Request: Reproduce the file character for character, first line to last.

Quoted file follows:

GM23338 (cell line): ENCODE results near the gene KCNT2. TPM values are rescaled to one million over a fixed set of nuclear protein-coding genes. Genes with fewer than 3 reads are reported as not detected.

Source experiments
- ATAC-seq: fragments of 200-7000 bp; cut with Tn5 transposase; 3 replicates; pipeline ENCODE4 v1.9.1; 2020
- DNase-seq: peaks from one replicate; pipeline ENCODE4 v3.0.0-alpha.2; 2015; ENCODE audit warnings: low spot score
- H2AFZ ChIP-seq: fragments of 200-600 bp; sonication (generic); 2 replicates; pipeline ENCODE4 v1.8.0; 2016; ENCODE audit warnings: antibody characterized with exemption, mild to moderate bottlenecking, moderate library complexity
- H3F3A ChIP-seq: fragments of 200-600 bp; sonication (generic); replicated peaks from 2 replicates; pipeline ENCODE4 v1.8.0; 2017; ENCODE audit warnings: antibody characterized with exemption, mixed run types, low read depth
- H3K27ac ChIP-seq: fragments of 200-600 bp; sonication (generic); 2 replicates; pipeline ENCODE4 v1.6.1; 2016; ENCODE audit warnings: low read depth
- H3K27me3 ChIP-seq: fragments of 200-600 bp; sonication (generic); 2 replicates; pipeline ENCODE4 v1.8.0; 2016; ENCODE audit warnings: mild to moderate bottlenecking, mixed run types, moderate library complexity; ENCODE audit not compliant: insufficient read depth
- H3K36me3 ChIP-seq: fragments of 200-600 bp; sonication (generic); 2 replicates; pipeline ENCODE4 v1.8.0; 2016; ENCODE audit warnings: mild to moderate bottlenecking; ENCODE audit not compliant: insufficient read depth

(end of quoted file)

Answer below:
GM23338 (cell line): ENCODE results near the gene KCNT2. TPM values are rescaled to one million over a fixed set of nuclear protein-coding genes. Genes with fewer than 3 reads are reported as not detected.

Source experiments
- ATAC-seq: fragments of 200-7000 bp; cut with Tn5 transposase; 3 replicates; pipeline ENCODE4 v1.9.1; 2020
- DNase-seq: peaks from one replicate; pipeline ENCODE4 v3.0.0-alpha.2; 2015; ENCODE audit warnings: low spot score
- H2AFZ ChIP-seq: fragments of 200-600 bp; sonication (generic); 2 replicates; pipeline ENCODE4 v1.8.0; 2016; ENCODE audit warnings: antibody characterized with exemption, mild to moderate bottlenecking, moderate library complexity
- H3F3A ChIP-seq: fragments of 200-600 bp; sonication (generic); replicated peaks from 2 replicates; pipeline ENCODE4 v1.8.0; 2017; ENCODE audit warnings: antibody characterized with exemption, mixed run types, low read depth
- H3K27ac ChIP-seq: fragments of 200-600 bp; sonication (generic); 2 replicates; pipeline ENCODE4 v1.6.1; 2016; ENCODE audit warnings: low read depth
- H3K27me3 ChIP-seq: fragments of 200-600 bp; sonication (generic); 2 replicates; pipeline ENCODE4 v1.8.0; 2016; ENCODE audit warnings: mild to moderate bottlenecking, mixed run types, moderate library complexity; ENCODE audit not compliant: insufficient read depth
- H3K36me3 ChIP-seq: fragments of 200-600 bp; sonication (generic); 2 replicates; pipeline ENCODE4 v1.8.0; 2016; ENCODE audit warnings: mild to moderate bottlenecking; ENCODE audit not compliant: insufficient read depth